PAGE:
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THE SUPERIOR TIMES,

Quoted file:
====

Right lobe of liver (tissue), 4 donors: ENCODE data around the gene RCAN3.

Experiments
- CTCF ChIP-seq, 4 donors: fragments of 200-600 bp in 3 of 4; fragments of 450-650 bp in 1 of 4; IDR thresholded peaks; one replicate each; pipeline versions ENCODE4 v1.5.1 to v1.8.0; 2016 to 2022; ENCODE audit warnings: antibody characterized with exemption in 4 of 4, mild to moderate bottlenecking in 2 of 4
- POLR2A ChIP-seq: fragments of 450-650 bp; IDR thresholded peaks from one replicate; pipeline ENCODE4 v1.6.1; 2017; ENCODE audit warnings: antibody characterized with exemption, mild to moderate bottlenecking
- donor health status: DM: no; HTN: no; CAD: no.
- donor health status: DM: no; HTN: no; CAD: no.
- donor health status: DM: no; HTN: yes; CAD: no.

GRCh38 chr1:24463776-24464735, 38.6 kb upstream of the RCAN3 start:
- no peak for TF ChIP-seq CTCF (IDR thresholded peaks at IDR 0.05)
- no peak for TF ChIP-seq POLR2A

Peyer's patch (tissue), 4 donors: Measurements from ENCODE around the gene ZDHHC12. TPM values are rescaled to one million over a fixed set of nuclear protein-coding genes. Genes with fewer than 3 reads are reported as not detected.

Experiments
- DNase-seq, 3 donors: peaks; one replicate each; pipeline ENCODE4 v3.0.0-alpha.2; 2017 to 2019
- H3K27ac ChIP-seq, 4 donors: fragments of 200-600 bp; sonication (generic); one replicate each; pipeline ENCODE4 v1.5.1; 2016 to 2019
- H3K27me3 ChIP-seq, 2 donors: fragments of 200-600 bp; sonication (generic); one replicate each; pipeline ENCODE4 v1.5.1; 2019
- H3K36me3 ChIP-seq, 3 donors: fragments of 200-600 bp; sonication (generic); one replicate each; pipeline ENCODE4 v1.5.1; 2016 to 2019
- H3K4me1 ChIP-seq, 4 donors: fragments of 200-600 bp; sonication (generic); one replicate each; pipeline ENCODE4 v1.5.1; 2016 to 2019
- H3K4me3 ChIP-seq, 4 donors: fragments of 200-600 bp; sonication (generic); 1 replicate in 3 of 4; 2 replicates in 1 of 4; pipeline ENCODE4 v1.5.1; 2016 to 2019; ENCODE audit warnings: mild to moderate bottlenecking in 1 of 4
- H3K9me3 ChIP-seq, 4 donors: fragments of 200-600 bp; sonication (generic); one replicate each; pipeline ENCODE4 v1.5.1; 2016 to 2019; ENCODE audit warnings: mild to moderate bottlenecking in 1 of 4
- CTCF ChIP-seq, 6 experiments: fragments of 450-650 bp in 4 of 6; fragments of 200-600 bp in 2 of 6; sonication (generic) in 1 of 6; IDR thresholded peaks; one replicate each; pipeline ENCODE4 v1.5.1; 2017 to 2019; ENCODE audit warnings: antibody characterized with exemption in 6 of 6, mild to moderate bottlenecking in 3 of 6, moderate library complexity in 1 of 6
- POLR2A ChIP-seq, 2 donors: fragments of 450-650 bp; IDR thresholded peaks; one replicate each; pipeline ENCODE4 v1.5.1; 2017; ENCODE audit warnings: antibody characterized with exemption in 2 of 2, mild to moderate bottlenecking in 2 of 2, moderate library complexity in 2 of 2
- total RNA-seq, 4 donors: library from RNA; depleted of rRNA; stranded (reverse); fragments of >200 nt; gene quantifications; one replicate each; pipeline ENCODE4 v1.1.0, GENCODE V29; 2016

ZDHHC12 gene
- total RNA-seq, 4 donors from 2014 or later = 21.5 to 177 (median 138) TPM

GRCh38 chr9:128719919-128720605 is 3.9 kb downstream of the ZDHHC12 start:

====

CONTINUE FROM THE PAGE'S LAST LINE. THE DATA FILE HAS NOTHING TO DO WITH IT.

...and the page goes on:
rCBUSHED AT SUDDDIOD, DOUG LAS ~ CO., WISCONSIN BY THE SUPERIOR TIMES PRINTffIG CO. TERMS: - - |2.50 Per Annum. Far several good reasons, we this week change the publication <lay of the Times from Thursday to Saturday. Sayaeld and Superior Wagon Road. The party of men who have been engag ed in building this road returned to town last week, having finished the road to a point abotu three miles tins side of the County line, to where the Bayfield people had. previously opened it from Bavfield. Mr. Rudiard Bardon, who had eharge of the work, has kindly furnished us with the following laets relative to the road and the o< untry it runs through: That part of the roatl huilt by his party is about v 8 long, and crosses the Aminicon, Middle and I*oi lar Rivers, all streams of consider able size, with rapid currents, requiring heavy and strong bridges The Aminicon br dge, e nstructed of heavy pine limber, F 1.'.0 leet long, 15 feet wide, and rests no on four cribs, two, in the deepest water, being filled with stone. Middle and Pop lar river bridges are respect'.vely 80 and UO feet long*, an 1 con-traded similar to .hat across the Aminicon. Besides those bridges the force built live smaller ones, cadi from oto 18 feet long. They graded down the bilks, removed the stumps and rubbish, and placed the road in first-rate condition lor | winter travel. 1 lie character of ilie country along the ro:i'l is as good, Mr, I>. says, as any in part >t‘ •nr County. Phe surface* is generally ele va:co ami gently rolling, but well drained, •uni covered with a strong growlh ot oak, maple, hire’ll, ash, pine, spruce, poplar and tarn a me. 31 leh <>f the woods is so open ar and contains so little timlerhrush, that a wagon could be drivcm through it without impediment. Ihe soil is generally a rich sam.y loam, underlaid with clay, and is very fertile. Messr . Ihke ot McCluskey of Bayfield, \\ ho intend to run a daily litte of stages over the n> id during the winter, are having the necessary stations built at convenient points, and will commence their line on the close of navigation. The distance be tween Superior and Hay field by tho road is about seventy miles, and three stopping places will be erect and. 1 hat the road will he of great benefit t<> ; Douglas and Bayfield Counties there is no I question. Besides aff nailing the people an avenue of inter-eommunieation, it opens up to s tileinent a tract of country than which, for agricultural purposes, there is no bett'-r in the Northw est. lands Within the Limits of Grants to Eail roads Subject to Entry tinder the He ms stead and Pre-emption Laws. 1 ho following very valuable and elabor ate statement wo bud in the Land otruer for November: DEPARTMENT OF THE INTERIOR, i General Lank Office, October 15, 1670. ) /’> the Editor of the Lain I Oicner: Su;—Pursuant to your request,, I have the honor herewith to present a statement showing laud grunt i til rued s in the following named Stans and Territo ries, along which are alternate reserved sections subject to entry under the 1’ nnestead and Preemption Laws, as well as an estimate ot the quantity subject thereto along each line of road : * MICHIGAN. Acres. Jackson Lansing .V Saginaw Railroad, from Hillsdale to Traverse Hay ; estimated quantity of reserved alternate sections uq uisposed of 450,000' Port Huron \ Milwaukee Si Detroit ,V Mll- tukee Railroads, from Port Huron to tirniii Haven; estimated quantity undis posed of. *75,000 11 nt and Pere Marquette Railroads, from Flint to Marquette; estimated quantity uu os< and of 20 tliand Rapids A: liuliana Railroad, from Fort U ayue, Indiana, to Traverse Bay ; estima ted quantity undisposed of 300,000 M .rqiii tte A Ontonagon Railroad, from Mar quette to Ontonagon; estimated quautitv undisposed of 250,000 I Chic A Northwestern Railroad, Iron Mar quette to mouth of Menomonee River; es timated <juaiititT undisposed of 2T5,000 Total Acres , ..1,(300,000 lOWA. lowa Falls & Sioux City Railroad, from Du buque to Sioux City; estimated quantity undisposed of 150,000 MeHregor A Sioux City Railroad, from Me tregor to a point in O'Brien Cos.; estimat ed quantity undisposed pf 2 0,000 Sioux City A. St. Paul Railroad, from Sioux City to St. Paul, Minnesota; estimated quantity undisposed of. 125,000 Sioux City A Pacific Railroad, from Sioux CRy to Fremont. Nebraska; estimated quantity undisposed of 23,000 Total Acres 500,000 WISCONSIN \S est \N iseonsin Railroad. from Tomah to L ike St. Croix; estimated quantity undis posed ol 600,000 St Oro'x i Lake Superior Railroad, from St. C’roix m Superior and branch to Baytield; estimated quantity undisposed of 550,000 t hioago & Northwestern Railroad, from Fond du Lac to Breen Bay; estimated quamitv undisposed of. 300,000 I' rtas ■. Winnebago & Superior Railroad, 1 o n Portage City to Bay held and thence to Superior; estimated quantity undispos ed of 1,200,000 Total Acres 2,650,0iK) MINNESOTA. S . Caul & I’.ic fi R .ilru.id, from St. Paul to in uth of Siouxwood river ; estimated q niiitit umiisposed of 650,1 ‘UO i ra ho; S . Paul A PaeL.c Railroad, from S . Par; Crow Wing; estimated quanti ty undisposed of wS. ’O,OOO VOL. 1. Minnesota Central Railroad, from St. Paul to lowa State Line, range IS west; estimat ed quantity undisposed of- 400,000 Winona & Si. Peter Railroad, from Winona to St. Peter; estimated quantity uudispos od of 750,000 St. Paul & Sioux City Railroad, from St. Paul to Sioux City, Iowa; estimated quantity undisposed of 5'*0,000 Lake Superior & Mississippi Railroad, from St. Paul to Duluth: estimated quantity undisposed of 55t*,000 Minnesota Southern Railroad, from Houston to Big Sioux Lake; estimated quantity un disposed of 400,000 Hastings k Dakota River Railroad, from Hastings, west to a point on State Line; estimated quantity undisposed of 300,000 Total Acres ..4,350,000 MISSOURI. Hannibal k St. Joseph Railroad, from Hanni bal to St. Joseph; estimated quantity un disposed of 150,000 Atlantic k Pacific Railroad, from St. Louis, via Springfield to State Line ; estimated quantify undisposed of 200,000 Cairo k Fulton Railroad, from Cairo to State line of Arkansas; estimated quantity un disposed of 50,000 Total Acres 400,C00 ARKANSAS. Cairo <fc Fulton Railroad, from point on the State line in Randolph county via Little 1 Rock to State line of Texas; estimated quantity undisposed of 550,000 Memphis & Little Rook Railroad, from Mem phis to Little Rock; estimated quantity undisposed of 250,000 Little Rock fc Fort Smith Railroad, from Little Rock to Fort Smith ; estimated quantity undisposed of 400,000 Total Acres 1,200,000 KANSAS AM) NEBRASKA. Kansas Pacific Railroad, from Omaha to a point near. Ogden, in Utah ; estimated quantity undisposed of 9,00(1,000 St. Joseph & Denver Cit> Railroad, from St. Joseph to Denver City. Colorado Territory; estimated quantity undisposet of 1,000,000 Kansas & Neosho Valley Railroad, from east ern terminus of Union Pacific to a point on Red river, estimated quantity undis posed of 1,200,000 Southern Branch of Union Pacific Railroad, from Fort Riley to Foil Smith, Arkansas; estimated quantity undisposed of 830,*>00 Total Acres 12,050,000 NEVADA. Central Pae'fic Railroad, from a point near Ogden, in I tali, to Sacramento; estimated quantity undisposed of 3,500,000 CALIFORNIA. Central Pacific Railroad, fr m a point near Ogden, in Utah, to Sacramento; estimated quantity undisposed of . 1,000,000 Western Pacific Railroad, from Sacramento to San Jose; estimated quantity undispos ed of 800,000 California A Oregon, from Roseville to Port land, Oregon; estimated quantity undis posed of 1,200,000 Southern Pacific, from San Jose to a point on Colorado river ; estimated quantity un disposed of 300,000 Stockton & Copperopolis ; estimated quanti ty undisposed of 250,000 Total Acres 6,250,000 OREGON. Grog- n & California Railroad, from Portland to Roseville, California; estimated quanti ty undisposed of 1,250,000 COLORADO TERRITORY. Kansas Pacific Railroad, front a point on Missouri river in Kansas, to Denver City; estimated quantity undisposed of 2,000,000 Denver Pacific Railroad, from Denver City to connect with Union Pacific in Wyoming Territory; estimated quantity undisposed of 2,000,000 Total Acres .4,600,000 I'TAH TERRITORY. Kansas Pacific to a point near Ogden 2,500,000 NORTHERN PACIFIC KAII.ROAI). Also statement showing the estimated quan tity of alternate reserved s- etions now and to he hercatter made subject to homestead entries as the surveys and the line of the Northern Pacific Railroad progresses, as follows: Estimated quantity for that por tion of road in Wisconsin 1,000,000 Estimated quantity for that portion of road in Minnesota 2,<>00,000 Estimated quantity for that portion of road in Oregon 1,500,000 Estimated quantity for that portion of road in Washington Territory 3,800,000 Total Acres fl 8,300,000 The foregoing estimates are the result of a cursorv ! examination, which of course arc approximate and liable to change in an exact adjustment. \ cry respectfully, your obedient servant, JUS. S. WILFON, Com. It will lie seen that there are yet 2,650,- 000 acres subject to Homestead and pre emption entry within railroad grant limits! in Wisconsin, of which 1,760,000 lores are along the line of railroads leading direct!-, to this place and I>a\field. In Minnesota j there remains the enormous number ot 4,350,000 acres ; ot this amount 550,000 acres are along the line of the Lake Superior ami Mississippi Railroad, Irom St. Paul to the head of Lake Superior. Resides all this the Northern Pacino Rail road gets 1,000.000 acres in Wisconsin and 2,000,00 u in Minnesota, making a grand total of 9,000,0t0 acres, t nough for a re spectable sized kingdom, one-half of which will be mainly dependant upon the head ot this lake as its outlet to market. This calls to mind the words of II >n. Thaddens >to veiis in one ot his last speeches before Congress: “Ten States as large as Penn sylvania lay tributary to the head of Lake Superior.’’ That a vast portion of this im mense territory is awaiting s. ttlement, and ta at these words ot the* ame and lamented statesman, were no wild flight of the imag ination, but so.id fact, is amply Verified by the above exhibit of Commissioner Wilson alone, which shows only the vacant lands icithin railroad limits, making no reference to hinds outside of such limits, ot which SUPERIOR, WISCONSIN, SATURDAY, NOVEMBER 12, 1870. there is an area at least ten times greater than that inside W e arc personally or by authentic sour ces conversant with those lands, and can | assure the emigrant that not less 0 an sev enty-five per cent, of them are of the best : quality, no; only for fanning purposes, but for limber and mineral. ! In view of the early certainty of the con- I stnietion of the railroads endowed, \vc can not too earnestly invite emigrants and set- I J . tiers to avail themselves of these advanta ges ; free homes in the counties ot Wiscon sin on Hake Superior, as near to Buffalo by lake navigation as is the south-eastern portion of Wisconsin and northern portion | of Illinois. Lake Items. j From the Bayfield Press of Nov. sth. Improvements of Superior Harbor.— jWe are glad to learn that work vu the piers at the entry to Superior I lather is progressing rapidly and, so far as cmq do led, the improvement is of the most per ! manent and solid character. Many ttxpe ; rienccd navigators of the Lake express fear | that the Duluth breakwater, from its po-i -tion, being at right angles with the heaviest | seas, —those caused by a northeast storm, I —will be unable to withstand the shock of rushing waters and driving ice. On the j contrary tiie piers at Superior are not lia- I hie to this danger and will form, when fin ished, a safe passage to the inner harbor. Hut little dredging, we tiro informed, will be required to make the entry, as well a> the harbor easily accessible in all weathers to vessels of the heaviest draught. We understand that but one more appropria tion from the general government will he needed to finish the work and in view of j its great importance we have no doubt it will be readily granted. We congratulate, tiie people of Superior on their prospects, j Tub improvements made in this town since last July, in the way of buildings, hasj been considerable. Some 35 buildings, ; have been completed, and quite a number i are expected to be constructed this fall. ; Our village is slowly but surely improving; and business generally is better than for years past. A large crew of men started last Mon day, to do work on the Lay lie Id and Stipe-1 rior wagon road. The locations lor stop- I ping places have been made and work on j the buildings will commence immediately. ! Mr. Bowker is to keep one of the stations,) and the other places along the route wiJ he kept iu first class order by persons, whoso names we have not learned. Mr. Bono lias a squash that weighs ( 01,O 1 , j pounds. It was raised by West McCloud, on Basswood Island. Geo. R. Stuntz, Esq., of Duluth, arrived on the Prop’r. Si. Paul, and is engaged in j making a survey ol the brown stone quarry at Basswood Island. Chapman & Cooper, contractors for the I mail route between this place and Superi-j or, have commenced operations and the ; mail started from here Monday morning, last, overland. The mail left Superior on the same day^.coming this way. The con-1 tract calls for a semi-weekly mail, but ef forts tire being made to secure it tri-weekly, j The mail leaves Superior and I on Mondays and Thursdays at 7 a. m,, and arrives at each place on Wednesdays and Saturdays at 0 p. m. From the Ontonagon [L. S.] Miner Oct. 20. w E notice a patent has been granted to our former townsman, Dr. S. S. Walbank,! for a “ Leather preserver and water-proof; liquid.” The Doctor's old friends here can testify to the merits of the liquid, many ; here having used it and know it to possess the qualities of rendering the leather! water-proof, soft and pliable, and allowing! the leather to partake of a polish after i application. It is just the article needed now the fall wet and muddy weather is j upon us, for one of the most important i things is to keep the feet dry and warm* We h ope if the Doctor manufactures any! lie will send some to Ontonagon. I lon rv Allen lias raised this summer, live hundred bushels of the common black oats, on eight acres and ninety-four rods of ground, or nearly fifty-nine bushels to the acre, clay soil, sowed to peas last yeai*. plowed and dragged lids past spring. Who can beat it ? fan an\ one in the Upper Peninsula ? We are sorry the weather was so unfa vorable dur ng the late fair that so leu people were aide to reach Rockland from this village. Had our fanners been able to have attended there would have been a tine display ot apples. We are inlonncd by those that have seen them, that Mrs. 1) S. Cash has some remarkably tine apples, tit to be exhibited at any fair; it is the I most useful fruit in a family, and seems to endure our climate so remarkably well, \ that every one should try and raise some. Pitt Cooke, brother, and Rice Harper, agent, ol Jay Couke, were in Duluth this week. i UK Hastings ( mon says, on the 10th lot last month J. F McGrath, Esq., a wheat buyer of that place, shipped about 1,000 bushels ot wheat at an experiment over the Lake Superior road and via the Lakes to Detroit. A day -r two ago Mr. M -Graili received Lis returns with the "ratifying re sult of having rea ized some ( cents per bush* 1 net, over woe..; shippi I • • Milwau kee the same dav. Auie.it ilailro .and Project.—The Work io be Commenced at Once- Frr>m Mil wankvo Seutiuel.^Tth. To.stci’day we had the pleasure of meeting, in this cit v, Judge George Reed, President of the railroad company I organized lor building abroad from Manitowoc to \ee ,nah, from Neen ih to Stevens Point, and from thence to lE} (it-ld, and from Bayfield to connect with the Northern Pacific, lie accompanied by Mr. Gard net Uolby, of Boston, a wealthy capitalist, ami Mr. E. J.Roberts, of New iork, who represented mould men from that city They have just boon over the survived rout of toe road to Stevens Point, and ex press themselves as highly pleased with the character ofthe country through which the line is laid. That itts not .1 more railroad on paper is demonstrated by ! fact that active work is to be at once eonunene |ed and an hundred miles of live road are to be com I lieu-J w! issuing a bond or ii em iihg a debt. 1 in the project, are ready with the m-'iiev to promote the work, and it will be carried forward with energy to completion. The importance to Milwaukee of tins enterprise is vast, and we shall have occasion tc refer to it again. That portion ofthe road from Manitowoc to Stevens Point is called the Manitowoc and Minnesota road, and tiie balance of the route the Portage, Winnebago and Superior road. The Earth’s Comfort. Ihe impatience with which men turn away from the unexciting vocation of tilling the soil, in their youth, is equaled only by the humility and devouMiess with which they sometimes return toil in their old age, and alter they have drank the bitterness of disappointment. Tilling the earth is con sidered a prosy business, in these driving times of money-making, and it certainly is a slow way of making a fortune. For this reason, young men turn their backs on the humble farm that give them their susten ance, and ni'li eagerly into the seething vortex of business in great cities, or into what are called the respectable professions, to seek for the wealth, honor and renown that the modest earth dose not yield. But the vortex of business that eddies m the fre.at marts of traffic, does not yield wealth all who plunge into it Here and there ane clutches a prize, as he boars himself stoutly above tiie billows; but the greater number go round ami round all their lives, without gathering any share of the riches that flow so thick about them. The wisest of these cease from the contest before their strength is ail gone, and withdraw to some less exciting and more solacing vocation. There is no employment that affords such a solace for disappointments as tilling the earth, and there is nothing like disappoint ments in business or politics, to open the eyes to the serene joys of this patriarchal vocation. To return to the earth, after tierce conrlicl with the temptations of life, is like returning to lay one’s aching head upon the breast of his mother. The earth's broad and gentle bosom never repels her children, it may not offer wealth, but it does oiler peace, repose, contentment, and honest plenty to all who will seek them with rea sonable prudence. \\ e cannot defraud the eaitli, and it never defrauds us. Wo must deal honestly and justly with it, if we would reap its fruits and enjoy its blessings. It is full ot comforts and beauties, its wooded hills and velvet valleys; its gener ous streams, i• s cool and solemn forests; its fields of waving corn, and bending wheat; its blushing orchards its purple vineyards, and bs illimitable wealth of fra grant flowers—all these it yields to appease the taste, to satisfy the eye, and refresh the soul; and it is a narrow soul that refuses to take delight in these objects. It is a noble passion that seeks its indulgence in assisting the soil to developc its riches and its beauties. Cincinuatus at his plow, VV ashington on his plantation, and Sir W illinm Temple in his flower gardens are examples of tiie great and good turning from public life to the beautiful pursuits of agriculture and horticulture. Contact with the soil, and breathing the fresh earth smell it exhales seems to impart vigor and strength ; and one explanation of the main tained power and spirit of the English no bility through convulsions and revolutions that have overthrown all other noble classes in Europe is their habit ot <1 welling in the country, hunting in the forests, and culti vating the soil. Indeed the earth is the source of a perennial hie; wi at is attached to it ami connected with it, lives; what is severed from it withers and dies. In deal ing with it, men learn to be faithful, hope ful, trustful, j ust and true.— St. Louis Hume Journal. The Red Wing An/us says Messrs. Hubbard & Hrown’s first shipment of flour by ibe Dulutb route, <>n the -jTtii of Sp tember, reached New York three days be fore another shipment by Chicago o*u the 3d ot October. And the new route is 20c a barrel cheaper than the old route, which is a good thing on flour. m , , imt , t 1 here lias been received by rail from St. Raul, within two days ja^t 1,370 barrels flour and six car loads of wheat, the latter being part ot 20,000 bushels, for our eleva tor which is somewhere on the road,—Du luth 1 rib/iue, Nov. 2nd. THE FUTURE OF LAKE SUPERIOR. Ihe people of Canada are seriously agi-' fating the building of a railroad from On-1 tario to the Pacific, which will run whol ly through British territory. The Dominion i Government have and cidedgo take the mat ter in hand, and, with the assistance of the Government of Ontario, intend to build it with as little d* lay as possible. The route has not been decided on yet, but the one that is considered most feasible, would lake Montreal at he p dnt of beginning, passing north of Ottawa, and not touch Ontario until reaching the month of Montreal Riv er, a? the head of the great O taw a valley. 1: it strides Pembroke, on the Ottawa, a pretty direct route is claimed to the head oi Lake Snp rior, by taking the south Mde ot Lake Nipigon, which is the highest of the Lakes of the St. Law rence range. It : iss miles long, 05 wide, and is 40u feet abovi Lake Superior. In some places the elevation ofthe country is 1,000 feet above Lake Superior, and engineering difficulties will be met with beyond Lake Nipigon and near Fort \\ illiani, which will jiec rssitate hnild.'ng the road some little distance to the north ot the latter place, on to the val ley of the north Saskatchewan, the River Athabasca, and the Yellow Head, or Leath er Pass, to the Upper Fraser R v r, and : descending it to its tributary, the Quos nelie Ri v er, and from it across Rate Inlet on the Pacific. Vn easy passim.; can he made so it is said, through the Rocky Mountains i at Leather Pass. | lids route, it is claimed, is much shorter j than through our country. The distance between New York and the Pacific is put down at 3/JB4 miles; from Montreal by the Canadian route, it would he 2,846, or -138 miles less. It is estimated that it will take §100,000,- l 000 to build the road. AN e h< pe our neighbors will put their gi gantic enterprise through, for we firmly be lieved that a grand railioad passing through such a Country as we have indicated, will open a region far superior, in every respect, to ei i her Upper or Lower Canada.—Hough ton Mining (Mich ,) Gazette. He that can please nobody is not so much to he pitied, as he that nobody can please. Idleness is hard work for those who are not used to it, and dull work for those who are. No Rost for tlic Wicked! HARD TIMER AMD PLENTY OF MONEY. Tfc. A. IUGGER, Provision and Grocery Q rn A "Q o x r \J it . tV here you can get the worth of your money and no change back, jpgpajive me a call. Heavy Mess Pork ar.d Good Stoves- Good Butter and Grindstones Vinegar and Dried Apples Lard and Tobacco Raspberry Jam and Salt Codfish. Sugar and Soap. A No 1 Fiour and Kerosene Oil. Syrup and Galt Onions and Blacksmith Tools- Beans and Cz-Yokes- Cheese and Oakum- Teas Resin and Stovepipe D üble and Single Blocks and Potatoes. Prunes and Mustard Crackers and Snowshoes Log Chains and Copying Ink- Shovels and Carpet Sacks Trunks and Spike. Bags and Boring Machines- Brooms and heaving Machines- Bla- kefs and Rafting Rigging- Candles and. Dried Currants- Rice and J. ried Peaches Coffee and Cigars Corn Meal and Powder Horns- Lamps and Spile Rings Mens clothing and a full set of Cooking nten Slls for the Lumbering Business. CANDIES & CANNED FRUIT. All kinds of Groceries, every tiling you want and a number of tilings you don’t want. K. A BIGGER, 272, Second St. Superior, Wis. GREAT BARGAINS AT FR£ID C h' S IN— STOVES, TIN AND HARDWARE. Having ju-t reeeived a full and complete stock of the above goods, I now propose to sell them at the very lowest possible figures for cash. Don’t rly on what some may sav, but call and examine my goods and prices for voursclves, before purchasing elsewhere, lor I am confident you will find it to vour advantage. Among my slock of stoves will be found the “ALL HIGH T, (heating) w A.NI) THE “REVOLVING RESERVOIR,’’ (Cook,) ] Reside? a great variety of other styles. In my stock you will find ROGER’S, WOODIIEAD’S and AMERICAN Pocket Cutlery, J. RUSSEL k CO.’S * TABLE CUTLERY. ROGERS A BROS. No. 1, Table Spoons and Forks, SEYMOUR’S k SONS SHEARS AND SCISSORS. WHEELER MADEX k CLEMSON'S WOOD AND OTHER SAWS. RED JACKET, HUNT’S k EENN’S j. V. ZSL In H 9 Universal Clothes Wringer, Extra. WILLIAMS AND CO’S LA I) IKS, GENTS AND BOYS S K A T E S , B. id.D!.R' HARDY ARE of cverv description, ■ i: and !.'■“! oth- r thmas. too numerous to mention, ; including the u.-ful RUBBER STRIPS for Windows and Doors. Last, but not least, the charming, silent, WILL COX A XI) GIBB'S Hearing 3lac'hiiies, which will he sold on most liberal terms for the par chaser. B. Tlie old Tin Shop still runs at IL W. FRENCH’S. Atlvorlisiiijyr SScuic. 1 week. 2 Wrokg. 4 wp.-l.g. 3 nui’s. fi ino'g. 1 v a -1 $1.0) $l6O s•_’(), $ 4.00 fßfo s’.i(o | 2 nqaires 2.00 B*o 4 0.) 7.0* 10.00 1 3 i-quarw, o (X) Uj 6.00 lo o i; ■ .> 4 cflunu., P (-0 7.60 1 '.vo IS. • c liiU. ~ - . 0 120) If. ,i -> 4 I coln'iin, 12.00 1800 8 ■ i tyi*< ,,lUirB W l 1 *** couute l 11, ‘ v of i- > i. *. ~t ti ■ ; t>u>inpsg carls 5 lines or Ipsx $5.00 n>e ir I , te K ; ‘ l advertisements ch .rged at iheV Oe.s preci il.ed l.v : :at ie. ■ * Special n Kioes 10 cents per Ur.e f>r eih iriser• ii Transient ndver'isemenls must be tad f r i advene - !! < titers quarterly. A Ire ruse menu not otherwise or hre 1 cont t.ned. wi 1 be < , umifci unt*! ortlerel oat, m l chargetl ac Mindly. No p.o f . f lets' advertisements furnished until the - t semen- is paid f.r. XO. 10. AV : 7(?. SUPERIOR IS7O. LAND AGENCY. OFFICE, NO. St 7, WEST 2\D ST. E. W. AND EH SOX, JR.. Seal Estate bough? and sold on commission. Titles Examined, and correct abstracts furnished. Taxes Paid for non-residents. Laud Wamnts Located, and ail business in cor necliou with Real Estate promptly t tended to. Desir-ih’e lots and Lands in nnd mound suit. HiOH, DULUTH, and FOXDULAC, for sale. Several Tracts of Choice Fine Lands on naviga ble streams and very accessible, for sale. Foreign and Domestic Exchange bought and sold. Passage Tickets to and from all parts of Europe for sale. With an experience of ronrmx years in this sec tion, I am thoroughly posted in all that pertains to real estate, and parties desiring to inve.-t in or around Superior or Duluth, or having property to sell would do well to confer either in person or by letter with E. VV - Anderson, Jr., heal estate broker, Superior City, Wisconsin, | Peter E. Bradshaw. John W. Bradshaw. P. E. Bradshaw & Cos,, 2xi> Sr., SUPERIOR., WiS., e have recently received a large and well selected stock of & 0 O D S, which we are selling at the LOWEST MARKET RA TES. We do not claim to sell goods at, or below cost 5 but we do claim to sell them at prices which will give satisfaction to onr customers. 1 > R Y GOODS; In this department will ho found a general assort-, incut of DR ESS GOODS , and trimmings of the latest styles and patterns and also a large variety of CLOTHS and CASSIMERES ,tc. CLOTHING: Our stock of clothing has been purchased with spe cial reference to the climate and to the Tr:i.yrs of the people , and we think we can srir all who may favor ns with a call. In this line will he found a good selection of RUBBER GOODS, consisting of COATS, BE A X L ETS, LEG GINS, kc , and also, Oil CLOTHING of various sizes. Carpeting and Wall Paper : Of CARPETS, OIL CLOTHS, and WALL PA. PLR, we have many handsome and excellent varie ti s to which we invite attention. GROCERIES & PROVISIONS: II we arc overstocked in anything, it is in Grocer, ics and Provisions, of which we keep a Good Slo'-k, consisting of CHOICE and FANCY G ROGFRIES, as well us STAPLES In this line we would_ call Special attention to our TEA AS, which wc think arc not excelled by anything in the market. visiting our store, if you do not see what you want, ASK FOR IT. • Owen Slierid.au, Second St., Superior, DEALER IS Iron, Steel & Nails, Ileai y and Shell Stoves, Paints, Oil, Glass, Putty, &c. E. C. BECKER, ATTOEO AND COUNSELLOR AT LAW. SUPERIOR, DOUGLAS CO., - - WISCONSIN. I). GEO MORRISON, Register of Deeds, TOWS CUES, NOTARY PUBLIC, AND COMMISSIONER FOR MINNESOTA. Office No. 203 Wosi2nd St., Superior, \V; S .